In the July 20th, 2011 edition of the US Federal Register, the United States Department of Transportation’s (USDOT) Pipeline & Hazardous Materials Safety Administration (PHMSA) published a final rule under [Docket No. PHMSA–2009–0151 (HM–218F)] under which the agency, among many other things, set forth new specifications and requirements governing the appearance of the Class 9 Hazard label.
In a nutshell, PHMSA removed the horizontal line that enclosed the bottom of the vertical stripes on the label. This is what a pre-7/20/2011 label looked like (other than size):
Under the new provisions in US 49 CFR 172.446, the appearance of the label was recast, thus (other than size):
Note the removal of the horizontal line. This was done to conform US transport regulations in this area more closely to those of the United Nations Model Regulations (UNMR). The appearance of the “new” label matches that of the UNMR.
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Along with the mandate for the new style label came direction on how long the old style label could be used, in order to allow drawdown of existing stock. This is commonly called the transition period, and in the rule PHMSA set October 1st, 2014 as the date that the old style label would no longer be authorized for use.
A formal Letter of Interpretation was issued on September 30th of 2014 by Director of Standards and Rulemaking Charles E. Betts to the Council on Safe Transportation of Hazardous Articles (COSTHA), a Dangerous Goods Transportation Industry association. In this letter, PHMSA made a reversal, issuing an interpretation which specifically permits the continued use of the “old” Class 9 label (i.e. the type featuring the horizontal line). The same letter also included language allowing the removal of the horizontal line from domestic class 9 placards.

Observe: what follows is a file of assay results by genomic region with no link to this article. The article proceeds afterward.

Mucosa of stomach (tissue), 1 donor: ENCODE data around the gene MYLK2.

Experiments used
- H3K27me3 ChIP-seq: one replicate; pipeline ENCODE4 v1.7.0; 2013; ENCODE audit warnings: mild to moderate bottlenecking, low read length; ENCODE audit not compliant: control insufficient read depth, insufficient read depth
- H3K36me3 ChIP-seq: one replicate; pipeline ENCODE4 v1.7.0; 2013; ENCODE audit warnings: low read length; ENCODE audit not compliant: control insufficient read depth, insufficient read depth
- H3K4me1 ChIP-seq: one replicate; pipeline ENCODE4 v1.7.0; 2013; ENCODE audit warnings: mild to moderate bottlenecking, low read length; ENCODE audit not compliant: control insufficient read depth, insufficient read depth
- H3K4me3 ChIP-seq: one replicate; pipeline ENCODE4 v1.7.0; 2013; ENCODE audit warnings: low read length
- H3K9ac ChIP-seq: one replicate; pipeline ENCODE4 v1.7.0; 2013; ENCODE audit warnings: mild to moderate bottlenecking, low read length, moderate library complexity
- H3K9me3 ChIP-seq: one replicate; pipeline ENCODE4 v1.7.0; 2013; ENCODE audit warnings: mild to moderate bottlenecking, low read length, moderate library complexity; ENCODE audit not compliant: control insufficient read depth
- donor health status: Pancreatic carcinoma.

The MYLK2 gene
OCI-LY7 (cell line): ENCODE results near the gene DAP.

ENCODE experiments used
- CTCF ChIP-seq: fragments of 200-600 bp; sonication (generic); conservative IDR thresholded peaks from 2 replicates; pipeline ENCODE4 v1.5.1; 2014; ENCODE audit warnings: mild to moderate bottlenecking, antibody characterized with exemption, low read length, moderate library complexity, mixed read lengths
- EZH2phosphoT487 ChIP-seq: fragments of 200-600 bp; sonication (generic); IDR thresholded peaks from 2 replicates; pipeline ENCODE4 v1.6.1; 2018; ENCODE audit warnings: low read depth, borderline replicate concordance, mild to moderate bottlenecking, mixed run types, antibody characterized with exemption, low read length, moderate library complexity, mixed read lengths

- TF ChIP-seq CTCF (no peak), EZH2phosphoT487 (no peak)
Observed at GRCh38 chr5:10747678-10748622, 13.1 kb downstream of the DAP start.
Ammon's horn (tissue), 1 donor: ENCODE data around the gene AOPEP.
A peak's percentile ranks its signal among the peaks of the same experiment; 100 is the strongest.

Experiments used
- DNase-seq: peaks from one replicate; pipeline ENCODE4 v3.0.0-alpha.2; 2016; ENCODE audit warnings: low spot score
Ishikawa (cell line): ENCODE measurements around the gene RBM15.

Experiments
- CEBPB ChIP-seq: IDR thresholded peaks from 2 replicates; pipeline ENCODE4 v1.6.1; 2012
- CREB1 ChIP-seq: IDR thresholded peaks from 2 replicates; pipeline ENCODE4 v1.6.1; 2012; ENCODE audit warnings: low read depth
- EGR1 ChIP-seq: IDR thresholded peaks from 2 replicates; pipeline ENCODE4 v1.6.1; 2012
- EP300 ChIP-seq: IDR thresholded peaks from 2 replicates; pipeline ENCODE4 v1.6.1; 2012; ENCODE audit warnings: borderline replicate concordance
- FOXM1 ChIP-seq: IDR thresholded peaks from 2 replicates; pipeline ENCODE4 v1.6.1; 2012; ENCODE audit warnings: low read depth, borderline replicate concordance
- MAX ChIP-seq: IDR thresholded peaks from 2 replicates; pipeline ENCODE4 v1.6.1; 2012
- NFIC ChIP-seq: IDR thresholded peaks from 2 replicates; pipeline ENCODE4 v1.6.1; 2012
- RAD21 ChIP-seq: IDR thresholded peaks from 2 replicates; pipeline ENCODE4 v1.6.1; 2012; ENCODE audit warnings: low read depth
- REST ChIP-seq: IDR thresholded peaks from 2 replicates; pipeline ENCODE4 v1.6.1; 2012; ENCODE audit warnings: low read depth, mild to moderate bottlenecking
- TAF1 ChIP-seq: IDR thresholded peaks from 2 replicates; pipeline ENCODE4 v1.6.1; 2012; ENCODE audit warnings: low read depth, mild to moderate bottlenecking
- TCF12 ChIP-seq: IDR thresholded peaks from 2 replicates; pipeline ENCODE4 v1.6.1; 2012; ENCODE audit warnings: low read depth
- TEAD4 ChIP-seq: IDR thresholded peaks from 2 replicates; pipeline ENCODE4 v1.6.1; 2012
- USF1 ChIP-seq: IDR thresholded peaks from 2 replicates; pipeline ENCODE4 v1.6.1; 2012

To view the Letter of Interpretation issued by the agency follow the link below:
Labelmaster is a full service provider of goods and services for the Hazardous Materials and Dangerous Goods professional, shippers, transport operators, and EH&S providers. See our full line of solutions at www.labelmaster.com.
COSTHA is the Council on Safe Transportation of Hazardous Articles, an industry group that works to assist the regulated community with many facets of Dangerous Goods Transport. You can find out more about COSTHA and what they do at www.costha.org.
There was some anecdotal evidence within the DG industry that the US Class 9 labels were running into trouble or delay in the EU, so the initial action by the agency may have been intended in part to help smooth the path for US trade in that sector. As the transition date approached, there was some interest in the DG community to have yet another extension of that deadline to allow at least temporary continued use of the “old” style label (i.e. the version with the horizontal line); however, as September passed without further action, that potential appeared to recede.
To some, the issuance of the interpretation letter may be deemed an unanticipated action by the agency. Given the difference between US and international versions of the Class 9 placard, this is certainly an action which may have confusing effects down the road—literally! Note that none of these actions are stated as mandatory—they are all “mays” rather than “musts.” It is also vital to note that today’s action has NO impact on rules for shipping via international rules under the ICAO or IMO regulations—it is “domestic only.”
Further clarification to this now somewhat ambiguous issue will appear in the Labelmaster Blog as it becomes available, so please watch this space for continued updates.